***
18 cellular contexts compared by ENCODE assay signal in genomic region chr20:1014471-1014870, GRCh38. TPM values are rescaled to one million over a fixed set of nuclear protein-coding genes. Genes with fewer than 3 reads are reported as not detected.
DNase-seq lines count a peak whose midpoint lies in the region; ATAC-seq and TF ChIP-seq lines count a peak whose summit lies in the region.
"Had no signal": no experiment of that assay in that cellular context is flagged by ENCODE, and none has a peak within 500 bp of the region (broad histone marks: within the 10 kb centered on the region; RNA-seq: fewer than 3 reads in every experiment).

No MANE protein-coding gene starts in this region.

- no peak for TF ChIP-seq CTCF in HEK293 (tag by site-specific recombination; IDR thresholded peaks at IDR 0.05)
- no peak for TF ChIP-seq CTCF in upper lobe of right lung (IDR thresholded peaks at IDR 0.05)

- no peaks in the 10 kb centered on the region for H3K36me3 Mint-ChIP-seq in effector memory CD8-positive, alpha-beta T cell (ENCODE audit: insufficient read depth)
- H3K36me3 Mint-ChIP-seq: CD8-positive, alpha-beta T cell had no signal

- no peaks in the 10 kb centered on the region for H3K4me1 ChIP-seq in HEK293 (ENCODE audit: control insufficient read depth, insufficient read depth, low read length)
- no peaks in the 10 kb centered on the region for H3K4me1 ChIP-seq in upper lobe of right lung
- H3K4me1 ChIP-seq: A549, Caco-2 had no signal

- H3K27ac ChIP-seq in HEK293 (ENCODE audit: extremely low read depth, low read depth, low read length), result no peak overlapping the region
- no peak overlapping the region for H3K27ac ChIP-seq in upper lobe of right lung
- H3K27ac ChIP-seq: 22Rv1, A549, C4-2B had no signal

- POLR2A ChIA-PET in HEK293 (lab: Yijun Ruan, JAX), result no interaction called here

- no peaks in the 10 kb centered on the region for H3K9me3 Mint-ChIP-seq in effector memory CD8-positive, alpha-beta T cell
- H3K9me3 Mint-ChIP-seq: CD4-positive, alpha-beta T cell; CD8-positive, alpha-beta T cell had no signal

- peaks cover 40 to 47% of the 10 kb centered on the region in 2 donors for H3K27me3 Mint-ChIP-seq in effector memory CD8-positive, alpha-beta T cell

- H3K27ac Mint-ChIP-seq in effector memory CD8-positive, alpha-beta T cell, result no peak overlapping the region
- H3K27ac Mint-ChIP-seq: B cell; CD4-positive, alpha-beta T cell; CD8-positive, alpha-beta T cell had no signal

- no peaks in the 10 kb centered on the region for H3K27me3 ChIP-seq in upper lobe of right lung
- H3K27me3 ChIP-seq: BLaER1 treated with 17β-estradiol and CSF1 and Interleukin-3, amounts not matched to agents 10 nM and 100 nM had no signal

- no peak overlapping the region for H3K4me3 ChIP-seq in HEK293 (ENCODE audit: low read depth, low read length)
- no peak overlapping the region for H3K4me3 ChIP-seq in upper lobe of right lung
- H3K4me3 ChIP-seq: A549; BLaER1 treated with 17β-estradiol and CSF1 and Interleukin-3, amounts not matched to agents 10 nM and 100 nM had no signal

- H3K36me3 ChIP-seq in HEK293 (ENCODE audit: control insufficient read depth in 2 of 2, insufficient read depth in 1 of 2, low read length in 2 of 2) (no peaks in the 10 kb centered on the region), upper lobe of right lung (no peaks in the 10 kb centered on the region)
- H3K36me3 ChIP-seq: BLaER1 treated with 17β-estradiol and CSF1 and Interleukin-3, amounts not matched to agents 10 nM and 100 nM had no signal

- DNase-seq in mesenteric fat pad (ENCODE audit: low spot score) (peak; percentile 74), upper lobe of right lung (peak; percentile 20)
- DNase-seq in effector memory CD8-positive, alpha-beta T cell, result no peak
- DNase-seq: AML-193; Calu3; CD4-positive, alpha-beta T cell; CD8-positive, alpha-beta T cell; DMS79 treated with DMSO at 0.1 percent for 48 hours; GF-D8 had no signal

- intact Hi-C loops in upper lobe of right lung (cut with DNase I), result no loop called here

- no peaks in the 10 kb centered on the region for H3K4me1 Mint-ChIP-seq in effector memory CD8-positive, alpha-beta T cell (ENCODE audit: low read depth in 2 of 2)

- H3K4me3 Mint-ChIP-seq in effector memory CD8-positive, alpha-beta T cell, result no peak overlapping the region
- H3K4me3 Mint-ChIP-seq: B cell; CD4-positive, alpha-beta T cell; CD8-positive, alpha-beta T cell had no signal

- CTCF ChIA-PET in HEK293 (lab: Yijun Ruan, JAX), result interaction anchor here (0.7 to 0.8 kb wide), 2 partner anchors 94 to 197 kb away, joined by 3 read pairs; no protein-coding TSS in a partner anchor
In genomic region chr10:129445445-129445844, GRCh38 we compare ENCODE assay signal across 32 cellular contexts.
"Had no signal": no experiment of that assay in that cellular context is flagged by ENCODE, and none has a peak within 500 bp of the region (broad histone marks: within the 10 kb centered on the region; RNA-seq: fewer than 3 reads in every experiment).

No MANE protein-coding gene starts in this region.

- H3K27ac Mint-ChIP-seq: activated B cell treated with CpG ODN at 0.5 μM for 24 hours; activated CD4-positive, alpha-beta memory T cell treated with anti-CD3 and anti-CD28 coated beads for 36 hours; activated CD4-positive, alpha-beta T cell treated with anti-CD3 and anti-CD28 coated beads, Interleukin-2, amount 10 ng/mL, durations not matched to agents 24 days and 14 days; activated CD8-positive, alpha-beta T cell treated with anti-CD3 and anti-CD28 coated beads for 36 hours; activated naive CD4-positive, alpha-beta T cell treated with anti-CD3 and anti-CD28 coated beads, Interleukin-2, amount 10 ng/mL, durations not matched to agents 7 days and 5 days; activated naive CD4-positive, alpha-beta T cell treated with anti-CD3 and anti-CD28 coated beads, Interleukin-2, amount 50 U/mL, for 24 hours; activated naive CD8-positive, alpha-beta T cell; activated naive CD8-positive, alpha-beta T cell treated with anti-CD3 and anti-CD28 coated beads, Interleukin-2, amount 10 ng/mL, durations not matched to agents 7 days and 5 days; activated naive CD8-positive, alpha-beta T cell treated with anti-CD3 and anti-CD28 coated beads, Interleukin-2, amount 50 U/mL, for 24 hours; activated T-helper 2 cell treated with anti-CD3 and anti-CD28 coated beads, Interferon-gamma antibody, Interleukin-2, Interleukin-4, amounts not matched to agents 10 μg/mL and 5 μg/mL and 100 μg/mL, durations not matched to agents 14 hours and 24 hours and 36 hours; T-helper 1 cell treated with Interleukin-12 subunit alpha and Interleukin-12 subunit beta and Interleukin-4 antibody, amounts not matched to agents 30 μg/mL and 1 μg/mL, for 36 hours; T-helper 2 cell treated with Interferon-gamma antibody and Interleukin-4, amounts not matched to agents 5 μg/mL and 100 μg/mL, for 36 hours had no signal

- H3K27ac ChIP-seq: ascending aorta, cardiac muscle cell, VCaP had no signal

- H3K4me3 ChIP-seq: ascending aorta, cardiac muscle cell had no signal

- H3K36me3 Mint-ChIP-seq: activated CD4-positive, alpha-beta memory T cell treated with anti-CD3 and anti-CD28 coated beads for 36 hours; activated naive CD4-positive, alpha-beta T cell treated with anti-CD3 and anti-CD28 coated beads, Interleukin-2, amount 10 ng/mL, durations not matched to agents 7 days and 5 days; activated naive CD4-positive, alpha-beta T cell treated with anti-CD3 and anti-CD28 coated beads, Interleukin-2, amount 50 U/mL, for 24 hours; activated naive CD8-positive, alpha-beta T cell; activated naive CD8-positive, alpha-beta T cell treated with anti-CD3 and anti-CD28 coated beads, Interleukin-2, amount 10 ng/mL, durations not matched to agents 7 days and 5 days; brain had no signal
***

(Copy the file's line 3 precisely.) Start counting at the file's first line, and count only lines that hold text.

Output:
"Had no signal": no experiment of that assay in that cellular context is flagged by ENCODE, and none has a peak within 500 bp of the region (broad histone marks: within the 10 kb centered on the region; RNA-seq: fewer than 3 reads in every experiment).